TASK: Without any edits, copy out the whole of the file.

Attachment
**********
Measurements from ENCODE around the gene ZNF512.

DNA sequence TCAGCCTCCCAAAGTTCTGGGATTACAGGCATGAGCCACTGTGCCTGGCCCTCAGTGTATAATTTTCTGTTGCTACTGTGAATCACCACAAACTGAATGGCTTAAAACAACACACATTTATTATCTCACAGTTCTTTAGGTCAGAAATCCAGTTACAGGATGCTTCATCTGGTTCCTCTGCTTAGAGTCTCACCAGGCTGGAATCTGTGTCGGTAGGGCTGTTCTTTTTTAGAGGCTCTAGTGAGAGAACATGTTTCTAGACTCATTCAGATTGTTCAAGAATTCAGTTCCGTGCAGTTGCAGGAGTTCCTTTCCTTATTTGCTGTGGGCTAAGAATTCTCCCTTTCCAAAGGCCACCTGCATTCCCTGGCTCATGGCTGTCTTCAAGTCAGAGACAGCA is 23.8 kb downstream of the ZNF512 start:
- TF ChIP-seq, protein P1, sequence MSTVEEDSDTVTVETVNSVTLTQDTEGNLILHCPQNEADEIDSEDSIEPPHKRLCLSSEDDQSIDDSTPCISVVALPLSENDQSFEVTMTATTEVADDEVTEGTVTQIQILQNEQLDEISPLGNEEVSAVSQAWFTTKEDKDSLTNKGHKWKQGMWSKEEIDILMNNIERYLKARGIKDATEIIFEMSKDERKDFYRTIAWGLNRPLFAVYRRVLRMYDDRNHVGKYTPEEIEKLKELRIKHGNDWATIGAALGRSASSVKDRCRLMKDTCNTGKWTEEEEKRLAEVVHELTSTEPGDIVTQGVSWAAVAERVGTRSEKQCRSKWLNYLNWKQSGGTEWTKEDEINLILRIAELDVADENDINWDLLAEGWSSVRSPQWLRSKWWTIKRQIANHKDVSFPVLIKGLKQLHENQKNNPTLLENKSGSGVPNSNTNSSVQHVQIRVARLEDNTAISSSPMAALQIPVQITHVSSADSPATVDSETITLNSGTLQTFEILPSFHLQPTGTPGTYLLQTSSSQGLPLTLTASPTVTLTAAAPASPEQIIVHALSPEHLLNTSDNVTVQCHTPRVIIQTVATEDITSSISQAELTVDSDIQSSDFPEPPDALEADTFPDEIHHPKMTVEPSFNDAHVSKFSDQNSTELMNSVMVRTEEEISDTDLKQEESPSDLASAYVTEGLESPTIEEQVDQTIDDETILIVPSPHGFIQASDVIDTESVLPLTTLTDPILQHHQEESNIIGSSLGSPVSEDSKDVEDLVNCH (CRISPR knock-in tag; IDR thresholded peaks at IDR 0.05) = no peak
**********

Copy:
Measurements from ENCODE around the gene ZNF512.

DNA sequence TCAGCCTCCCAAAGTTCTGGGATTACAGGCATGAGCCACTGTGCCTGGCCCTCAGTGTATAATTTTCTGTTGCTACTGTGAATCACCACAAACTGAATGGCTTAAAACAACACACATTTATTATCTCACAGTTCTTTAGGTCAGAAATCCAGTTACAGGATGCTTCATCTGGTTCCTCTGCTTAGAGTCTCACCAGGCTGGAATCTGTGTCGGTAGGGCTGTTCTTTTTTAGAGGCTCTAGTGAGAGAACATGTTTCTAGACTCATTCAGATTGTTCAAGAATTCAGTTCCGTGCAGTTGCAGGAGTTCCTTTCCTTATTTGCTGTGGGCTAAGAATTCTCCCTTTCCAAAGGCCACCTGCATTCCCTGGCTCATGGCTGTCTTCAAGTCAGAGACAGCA is 23.8 kb downstream of the ZNF512 start:
- TF ChIP-seq, protein P1, sequence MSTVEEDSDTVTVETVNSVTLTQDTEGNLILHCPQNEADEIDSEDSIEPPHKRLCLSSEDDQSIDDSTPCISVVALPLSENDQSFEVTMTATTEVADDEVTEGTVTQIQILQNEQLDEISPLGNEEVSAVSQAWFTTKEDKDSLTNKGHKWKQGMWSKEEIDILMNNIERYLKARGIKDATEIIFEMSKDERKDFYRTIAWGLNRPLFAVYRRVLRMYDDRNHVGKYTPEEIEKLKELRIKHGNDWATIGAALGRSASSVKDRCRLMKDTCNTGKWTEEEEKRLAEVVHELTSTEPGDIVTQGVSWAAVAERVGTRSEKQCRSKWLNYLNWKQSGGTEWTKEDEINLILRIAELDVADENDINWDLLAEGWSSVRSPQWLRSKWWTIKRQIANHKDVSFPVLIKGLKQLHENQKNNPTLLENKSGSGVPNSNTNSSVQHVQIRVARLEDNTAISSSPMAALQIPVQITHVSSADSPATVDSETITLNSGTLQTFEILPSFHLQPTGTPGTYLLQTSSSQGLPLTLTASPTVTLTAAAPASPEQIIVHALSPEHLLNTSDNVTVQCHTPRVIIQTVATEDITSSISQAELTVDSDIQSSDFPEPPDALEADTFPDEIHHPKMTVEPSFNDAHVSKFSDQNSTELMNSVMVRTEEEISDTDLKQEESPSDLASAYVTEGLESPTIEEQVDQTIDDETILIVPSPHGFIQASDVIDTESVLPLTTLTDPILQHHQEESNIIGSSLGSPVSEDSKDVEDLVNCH (CRISPR knock-in tag; IDR thresholded peaks at IDR 0.05) = no peak